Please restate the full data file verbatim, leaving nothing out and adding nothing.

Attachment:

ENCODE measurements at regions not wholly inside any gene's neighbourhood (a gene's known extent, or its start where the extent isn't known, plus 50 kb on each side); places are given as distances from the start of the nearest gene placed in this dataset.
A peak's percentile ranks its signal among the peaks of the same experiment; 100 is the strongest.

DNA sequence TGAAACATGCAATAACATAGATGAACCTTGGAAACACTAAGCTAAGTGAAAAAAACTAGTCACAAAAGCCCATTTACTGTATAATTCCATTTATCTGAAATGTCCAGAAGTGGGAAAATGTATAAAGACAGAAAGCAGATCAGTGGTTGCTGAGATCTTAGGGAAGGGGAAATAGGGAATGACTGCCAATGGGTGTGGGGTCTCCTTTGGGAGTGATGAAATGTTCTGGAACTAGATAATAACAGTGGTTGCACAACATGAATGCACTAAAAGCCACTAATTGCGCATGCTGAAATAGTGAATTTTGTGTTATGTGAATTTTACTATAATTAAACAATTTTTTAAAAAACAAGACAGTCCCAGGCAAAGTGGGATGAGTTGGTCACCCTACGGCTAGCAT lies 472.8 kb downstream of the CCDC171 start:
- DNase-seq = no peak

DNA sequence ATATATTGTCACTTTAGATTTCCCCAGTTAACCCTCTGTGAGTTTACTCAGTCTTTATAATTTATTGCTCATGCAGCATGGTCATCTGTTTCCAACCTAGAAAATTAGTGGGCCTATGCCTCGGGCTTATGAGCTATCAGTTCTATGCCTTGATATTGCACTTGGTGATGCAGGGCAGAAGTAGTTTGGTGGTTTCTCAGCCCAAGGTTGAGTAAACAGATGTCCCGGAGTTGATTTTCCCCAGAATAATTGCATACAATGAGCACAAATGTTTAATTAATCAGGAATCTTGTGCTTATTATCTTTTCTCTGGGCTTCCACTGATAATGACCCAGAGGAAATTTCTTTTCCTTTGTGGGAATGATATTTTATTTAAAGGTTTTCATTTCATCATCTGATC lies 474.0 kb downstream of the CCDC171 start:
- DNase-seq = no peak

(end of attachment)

ENCODE measurements at regions not wholly inside any gene's neighbourhood (a gene's known extent, or its start where the extent isn't known, plus 50 kb on each side); places are given as distances from the start of the nearest gene placed in this dataset.
A peak's percentile ranks its signal among the peaks of the same experiment; 100 is the strongest.

DNA sequence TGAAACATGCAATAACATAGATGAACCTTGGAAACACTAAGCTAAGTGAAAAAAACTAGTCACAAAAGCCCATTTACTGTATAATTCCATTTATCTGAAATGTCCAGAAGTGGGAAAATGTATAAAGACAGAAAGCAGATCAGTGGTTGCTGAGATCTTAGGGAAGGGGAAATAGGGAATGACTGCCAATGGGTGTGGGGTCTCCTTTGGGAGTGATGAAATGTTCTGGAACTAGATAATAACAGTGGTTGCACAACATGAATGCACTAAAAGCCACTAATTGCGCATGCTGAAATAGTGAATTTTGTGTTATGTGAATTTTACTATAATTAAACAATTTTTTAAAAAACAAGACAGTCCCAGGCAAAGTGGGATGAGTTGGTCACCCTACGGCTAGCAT lies 472.8 kb downstream of the CCDC171 start:
- DNase-seq = no peak

DNA sequence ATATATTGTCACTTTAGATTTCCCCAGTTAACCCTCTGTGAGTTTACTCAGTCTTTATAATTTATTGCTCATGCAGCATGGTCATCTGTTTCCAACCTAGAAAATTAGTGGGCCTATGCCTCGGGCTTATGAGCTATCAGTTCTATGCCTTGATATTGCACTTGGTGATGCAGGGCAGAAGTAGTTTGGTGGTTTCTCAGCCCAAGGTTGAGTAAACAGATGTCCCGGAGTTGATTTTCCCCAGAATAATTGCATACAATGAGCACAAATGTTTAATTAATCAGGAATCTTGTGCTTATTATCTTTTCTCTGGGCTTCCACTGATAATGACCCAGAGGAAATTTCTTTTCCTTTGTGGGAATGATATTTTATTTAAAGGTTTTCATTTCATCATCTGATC lies 474.0 kb downstream of the CCDC171 start:
- DNase-seq = no peak